BERLIN — (TNS) Astronomers on Thursday presented an image of the supermassive black hole at the center of the Milky Way for the first time.

The object known as Sagittarius A* is 27,000 light-years from Earth, the mission scientists said in a statement. 

The image shows the surroundings of the supermassive black hole, as the object itself is invisible by nature, and was captured by the Event Horizon Telescope (EHT), a combination of eight radio observatories on four continents, which together form a kind of super telescope. 

It shows a dark central region surrounded by a bright ring-shaped structure. 

In 2019, the EHT researchers presented the first ever image of the immediate surroundings of a black hole, which also depicted a glowing ring with a dark center. 

The 2019 image was from a far larger and more massive black hole at the center of the galaxy M87, some 55 million light years away.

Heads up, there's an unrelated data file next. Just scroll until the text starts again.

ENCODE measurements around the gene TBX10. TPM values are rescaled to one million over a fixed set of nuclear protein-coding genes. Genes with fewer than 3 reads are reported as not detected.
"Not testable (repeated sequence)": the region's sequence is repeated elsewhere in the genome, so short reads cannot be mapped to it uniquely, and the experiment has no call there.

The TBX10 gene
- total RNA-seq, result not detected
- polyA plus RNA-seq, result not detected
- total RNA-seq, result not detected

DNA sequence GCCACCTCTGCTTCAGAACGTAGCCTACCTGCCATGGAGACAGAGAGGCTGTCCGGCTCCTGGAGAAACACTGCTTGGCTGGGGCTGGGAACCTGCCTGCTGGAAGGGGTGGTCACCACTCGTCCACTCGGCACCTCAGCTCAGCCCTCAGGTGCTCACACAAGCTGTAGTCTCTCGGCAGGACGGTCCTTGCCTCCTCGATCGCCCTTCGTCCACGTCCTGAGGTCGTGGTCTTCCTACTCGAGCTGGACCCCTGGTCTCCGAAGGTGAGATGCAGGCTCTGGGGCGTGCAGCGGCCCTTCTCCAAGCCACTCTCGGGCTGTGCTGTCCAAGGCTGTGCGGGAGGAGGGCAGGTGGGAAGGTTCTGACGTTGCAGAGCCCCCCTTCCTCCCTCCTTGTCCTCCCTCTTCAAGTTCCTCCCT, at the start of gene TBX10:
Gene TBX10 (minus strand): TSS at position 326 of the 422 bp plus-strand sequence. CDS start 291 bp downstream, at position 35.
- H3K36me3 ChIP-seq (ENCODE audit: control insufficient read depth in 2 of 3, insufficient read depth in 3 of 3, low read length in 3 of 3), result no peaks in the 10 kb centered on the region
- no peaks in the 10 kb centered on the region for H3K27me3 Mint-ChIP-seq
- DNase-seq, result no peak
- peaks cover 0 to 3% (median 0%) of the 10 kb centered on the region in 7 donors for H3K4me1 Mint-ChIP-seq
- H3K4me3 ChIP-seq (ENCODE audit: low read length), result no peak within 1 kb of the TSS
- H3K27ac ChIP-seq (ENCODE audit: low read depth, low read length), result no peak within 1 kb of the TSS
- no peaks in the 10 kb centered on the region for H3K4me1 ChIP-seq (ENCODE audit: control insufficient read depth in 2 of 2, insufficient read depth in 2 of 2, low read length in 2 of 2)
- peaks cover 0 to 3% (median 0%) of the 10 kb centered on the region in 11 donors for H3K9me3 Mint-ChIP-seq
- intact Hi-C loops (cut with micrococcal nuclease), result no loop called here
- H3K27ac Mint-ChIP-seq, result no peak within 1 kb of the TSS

Although the black hole at the center of the Milky Way is much closer to Earth, observations proved difficult. 

“The radiation of the black hole of the M87 is constant over hours. The object at the center of the Milky Way, on the other hand, changes over the course of a few minutes,” explained Anton Zensus, astrophysicist and director at the Max Planck Institute for Radio Astronomy (MPIfR) in Bonn said.

“Therefore we had to develop completely new methods for the evaluation,” he said.

Astronomers assume that there is a black hole at the center of most galaxies. Due to their extreme mass, they do not allow light to escape, making them practically invisible. 

However, before matter is drawn into a black hole, it strongly heats up and radiates brightly. This characteristic glow can be seen in a reddish color in the images.

“We were stunned by how well the size of the ring agreed with predictions from Einstein’s Theory of General Relativity,” said EHT Project Scientist Geoffrey Bower from the Institute of Astronomy and Astrophysics, Academia Sinica, Taipei. 

“These unprecedented observations have greatly improved our understanding of what happens at the very center of our galaxy, and offer new insights on how these giant black holes interact with their surroundings.”